View Bett’s slide presentations: Irrigation and the risk of Rift Valley fever transmission—A case study from Kenya and A mathematical model for Rift Valley fever transmission dynamics
View Bett’s media interview: The hidden dangers of irrigation, SciDevNet, 22 Mar 2016
View Bett’s impact case stories: One Health working brings widespread Rift Valley fever out of the shadows and Protecting livestock and securing livelihoods during threats of epidemic
2 The need for an interdisciplinary approach to One Health research
Jakob Zinsstag, of the Swiss Tropical and Public Health Institute, emphasized the added value of integrating human and animal health approaches rather than allowing them to work in isolation. The knock-on effects of considering One Health problems in isolation was also stressed by David Waltner-Toews, of Veterinarians without Borders-Canada, who stated that ‘emerging infectious diseases are symptoms of related wicked problems embedded in complex social-ecological feedbacks’. A novel approach to considering One Health was raised by Jan Slingenbergh, a consulting animal health specialist formerly with the United Nations Food and Agriculture Organization, who proposed a ‘global risk analysis framework’ similar to that developed to address global warming.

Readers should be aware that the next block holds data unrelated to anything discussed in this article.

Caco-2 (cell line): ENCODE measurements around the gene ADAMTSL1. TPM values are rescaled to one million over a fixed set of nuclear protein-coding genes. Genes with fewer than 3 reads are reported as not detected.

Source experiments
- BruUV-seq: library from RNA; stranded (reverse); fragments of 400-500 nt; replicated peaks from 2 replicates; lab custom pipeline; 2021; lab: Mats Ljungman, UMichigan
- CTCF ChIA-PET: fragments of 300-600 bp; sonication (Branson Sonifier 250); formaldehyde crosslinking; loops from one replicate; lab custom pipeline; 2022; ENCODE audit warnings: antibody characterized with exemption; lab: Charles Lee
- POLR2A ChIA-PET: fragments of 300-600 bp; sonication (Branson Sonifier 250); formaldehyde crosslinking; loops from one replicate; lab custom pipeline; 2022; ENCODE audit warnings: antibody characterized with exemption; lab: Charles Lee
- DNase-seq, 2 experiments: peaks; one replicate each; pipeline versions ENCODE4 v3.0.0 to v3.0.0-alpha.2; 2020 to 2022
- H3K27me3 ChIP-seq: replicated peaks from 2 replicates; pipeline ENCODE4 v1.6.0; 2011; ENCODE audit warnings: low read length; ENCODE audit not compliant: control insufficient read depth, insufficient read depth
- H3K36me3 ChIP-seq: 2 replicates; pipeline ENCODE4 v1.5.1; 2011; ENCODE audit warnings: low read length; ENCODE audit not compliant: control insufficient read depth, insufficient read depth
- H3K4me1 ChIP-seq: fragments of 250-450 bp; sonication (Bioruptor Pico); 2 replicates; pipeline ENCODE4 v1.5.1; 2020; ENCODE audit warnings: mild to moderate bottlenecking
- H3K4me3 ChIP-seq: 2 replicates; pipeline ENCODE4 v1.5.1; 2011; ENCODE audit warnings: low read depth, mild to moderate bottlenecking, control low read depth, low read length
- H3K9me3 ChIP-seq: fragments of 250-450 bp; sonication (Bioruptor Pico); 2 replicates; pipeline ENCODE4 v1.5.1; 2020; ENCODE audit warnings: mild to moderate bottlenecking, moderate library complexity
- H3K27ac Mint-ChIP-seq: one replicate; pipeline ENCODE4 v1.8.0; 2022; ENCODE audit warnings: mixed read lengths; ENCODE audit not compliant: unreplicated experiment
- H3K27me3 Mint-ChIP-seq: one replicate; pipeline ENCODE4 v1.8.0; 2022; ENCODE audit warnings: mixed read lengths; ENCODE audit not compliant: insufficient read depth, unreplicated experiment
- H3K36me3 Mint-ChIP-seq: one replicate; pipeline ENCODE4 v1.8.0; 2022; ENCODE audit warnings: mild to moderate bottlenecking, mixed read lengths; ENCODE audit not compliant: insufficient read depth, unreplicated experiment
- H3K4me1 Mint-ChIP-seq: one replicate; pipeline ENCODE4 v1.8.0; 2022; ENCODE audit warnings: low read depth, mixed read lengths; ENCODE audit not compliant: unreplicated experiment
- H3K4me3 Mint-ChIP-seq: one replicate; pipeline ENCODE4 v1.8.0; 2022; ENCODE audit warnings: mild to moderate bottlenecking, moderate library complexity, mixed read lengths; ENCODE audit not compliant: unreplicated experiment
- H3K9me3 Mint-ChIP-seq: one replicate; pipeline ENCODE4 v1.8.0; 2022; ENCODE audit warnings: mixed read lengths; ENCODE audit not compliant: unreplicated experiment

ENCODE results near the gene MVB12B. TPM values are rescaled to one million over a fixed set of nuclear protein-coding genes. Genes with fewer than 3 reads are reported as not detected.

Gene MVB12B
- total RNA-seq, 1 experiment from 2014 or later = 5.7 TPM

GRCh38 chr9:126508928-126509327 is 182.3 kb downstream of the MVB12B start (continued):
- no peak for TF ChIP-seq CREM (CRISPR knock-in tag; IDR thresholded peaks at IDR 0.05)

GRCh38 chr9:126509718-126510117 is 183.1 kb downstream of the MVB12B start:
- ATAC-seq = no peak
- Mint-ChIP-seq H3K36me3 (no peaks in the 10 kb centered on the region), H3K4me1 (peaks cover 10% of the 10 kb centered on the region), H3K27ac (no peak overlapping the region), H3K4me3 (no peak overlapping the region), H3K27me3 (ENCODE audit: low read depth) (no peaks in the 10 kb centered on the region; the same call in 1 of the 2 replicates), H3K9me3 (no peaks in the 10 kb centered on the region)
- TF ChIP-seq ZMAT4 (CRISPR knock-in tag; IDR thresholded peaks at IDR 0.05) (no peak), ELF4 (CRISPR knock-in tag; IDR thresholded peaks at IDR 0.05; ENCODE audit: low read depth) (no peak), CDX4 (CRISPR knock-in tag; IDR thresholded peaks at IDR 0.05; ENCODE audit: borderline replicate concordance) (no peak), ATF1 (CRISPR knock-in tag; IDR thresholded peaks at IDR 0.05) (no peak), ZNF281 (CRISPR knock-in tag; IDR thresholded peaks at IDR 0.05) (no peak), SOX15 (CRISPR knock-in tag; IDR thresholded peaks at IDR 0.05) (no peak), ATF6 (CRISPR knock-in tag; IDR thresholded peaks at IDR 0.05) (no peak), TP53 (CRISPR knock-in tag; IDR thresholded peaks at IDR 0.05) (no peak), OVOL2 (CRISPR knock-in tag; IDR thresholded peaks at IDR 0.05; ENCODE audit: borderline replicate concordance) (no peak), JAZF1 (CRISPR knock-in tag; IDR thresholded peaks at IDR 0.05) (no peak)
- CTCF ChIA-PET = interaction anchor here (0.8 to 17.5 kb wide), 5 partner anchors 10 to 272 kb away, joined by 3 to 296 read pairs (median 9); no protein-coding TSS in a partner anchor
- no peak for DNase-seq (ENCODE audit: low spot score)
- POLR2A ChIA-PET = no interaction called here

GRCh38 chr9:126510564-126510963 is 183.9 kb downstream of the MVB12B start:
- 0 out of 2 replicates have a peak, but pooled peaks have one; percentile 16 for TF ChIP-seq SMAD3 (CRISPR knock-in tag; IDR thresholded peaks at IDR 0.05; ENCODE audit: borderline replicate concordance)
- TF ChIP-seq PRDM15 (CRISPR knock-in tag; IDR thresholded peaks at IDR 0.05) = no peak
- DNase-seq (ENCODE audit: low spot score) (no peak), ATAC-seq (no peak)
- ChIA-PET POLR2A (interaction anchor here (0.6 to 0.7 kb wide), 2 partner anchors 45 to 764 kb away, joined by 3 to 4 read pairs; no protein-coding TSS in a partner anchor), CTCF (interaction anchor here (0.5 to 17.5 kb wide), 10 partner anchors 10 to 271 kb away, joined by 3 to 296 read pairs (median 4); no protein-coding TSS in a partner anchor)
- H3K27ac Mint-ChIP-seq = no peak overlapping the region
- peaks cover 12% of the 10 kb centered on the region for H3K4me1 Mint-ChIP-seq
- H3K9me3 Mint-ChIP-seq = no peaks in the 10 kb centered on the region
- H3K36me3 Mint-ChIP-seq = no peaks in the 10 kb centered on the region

View Zinsstag’s slide presentation: Understanding zoonotic impacts: the added value from One Health approaches
3 The relationship between One Health and poverty
The keynote address for this theme was given by ILRI veterinary epidemiologist and food safety specialist Delia Grace, who presented an in-depth review of the relationships among ecosystems, poverty and zoonoses. ‘Human sickness is a major cause of falling into and remaining in poverty and much of this is related to agriculture’, she said. This was further emphasized by Jo Sharp, of the University of Glasgow, in her presentation highlighting the catastrophic effects of ill health. Grace reported that misdiagnosis and underreporting were two big challenges in tackling emerging infectious diseases. She warned that ‘hurried responses to zoonoses are often anti-poor, causing more harm’. And she underlined how effective control can be: ‘Every dollar invested in brucellosis control returns six dollars in reduced burden’.